Since the 1800s, North Americans have historically overlooked the significance of grasslands. With centuries of farming, ranching, energy development and suburban growth, grassland protection and conservation have been pushed aside.
After decades of abandonment, fewer than 40% of North America’s 550 million acres of grasslands remain intact. In Texas, approximately only 21% of the state’s grasslands are left. In West Texas this is even lowered to only 5-10%. With the population growth, suburban development and woody encroachment, Texas loses 1-3% of its grasslands a year.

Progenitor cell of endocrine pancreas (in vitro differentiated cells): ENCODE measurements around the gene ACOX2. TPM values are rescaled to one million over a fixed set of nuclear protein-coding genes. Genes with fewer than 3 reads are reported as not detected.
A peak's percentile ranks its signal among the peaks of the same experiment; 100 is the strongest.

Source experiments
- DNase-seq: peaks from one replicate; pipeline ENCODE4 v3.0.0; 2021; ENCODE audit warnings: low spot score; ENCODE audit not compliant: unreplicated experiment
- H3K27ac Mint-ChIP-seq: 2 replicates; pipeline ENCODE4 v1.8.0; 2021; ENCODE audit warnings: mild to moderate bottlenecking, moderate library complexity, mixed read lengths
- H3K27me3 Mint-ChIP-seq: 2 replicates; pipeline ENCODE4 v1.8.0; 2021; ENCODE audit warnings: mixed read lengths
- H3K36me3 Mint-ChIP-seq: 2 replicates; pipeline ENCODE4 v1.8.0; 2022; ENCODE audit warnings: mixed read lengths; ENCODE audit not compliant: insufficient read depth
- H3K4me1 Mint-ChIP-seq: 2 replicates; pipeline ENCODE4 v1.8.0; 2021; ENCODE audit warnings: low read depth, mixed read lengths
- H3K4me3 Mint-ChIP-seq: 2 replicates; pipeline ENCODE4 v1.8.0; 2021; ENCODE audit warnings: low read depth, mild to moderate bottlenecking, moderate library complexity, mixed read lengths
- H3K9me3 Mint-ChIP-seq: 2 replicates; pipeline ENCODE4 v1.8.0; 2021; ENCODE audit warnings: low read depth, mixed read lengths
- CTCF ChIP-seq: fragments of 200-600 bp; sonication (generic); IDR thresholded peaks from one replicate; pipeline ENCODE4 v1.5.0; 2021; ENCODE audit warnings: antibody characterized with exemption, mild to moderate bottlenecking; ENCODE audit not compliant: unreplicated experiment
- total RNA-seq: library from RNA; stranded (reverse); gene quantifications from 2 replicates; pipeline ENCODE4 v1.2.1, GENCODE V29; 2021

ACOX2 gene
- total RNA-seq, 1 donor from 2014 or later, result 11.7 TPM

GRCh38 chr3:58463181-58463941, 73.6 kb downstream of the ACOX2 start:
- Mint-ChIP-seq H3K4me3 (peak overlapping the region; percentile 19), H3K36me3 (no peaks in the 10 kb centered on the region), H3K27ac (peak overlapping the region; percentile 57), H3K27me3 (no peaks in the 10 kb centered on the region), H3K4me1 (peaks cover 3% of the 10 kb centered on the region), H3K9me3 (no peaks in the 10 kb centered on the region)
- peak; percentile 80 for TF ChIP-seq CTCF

Grasslands ecological benefits include flood prevention, aquifer recharge, erosion control, soil fertilization, wildlife habitat provided, as well as storing carbon. Spanning across 115 counties, Texas is home to more than 500 rare, endangered, or threatened species, which many go unnoticed by the public.
“When the layman looks across the prairie, they just see a bunch of grass, but when someone who takes the time to learn how to identify all the grasses and wildflowers and species it embraces, it’s almost overwhelming how much is out there and how diverse that sea of grass actually is. If people could connect and learn about the ecosystem around them, they would really start seeing the beauty of the place we live in.” – Russell Martin, a Wildlife Diversity Biologist for the Texas Parks and Wildlife Department.
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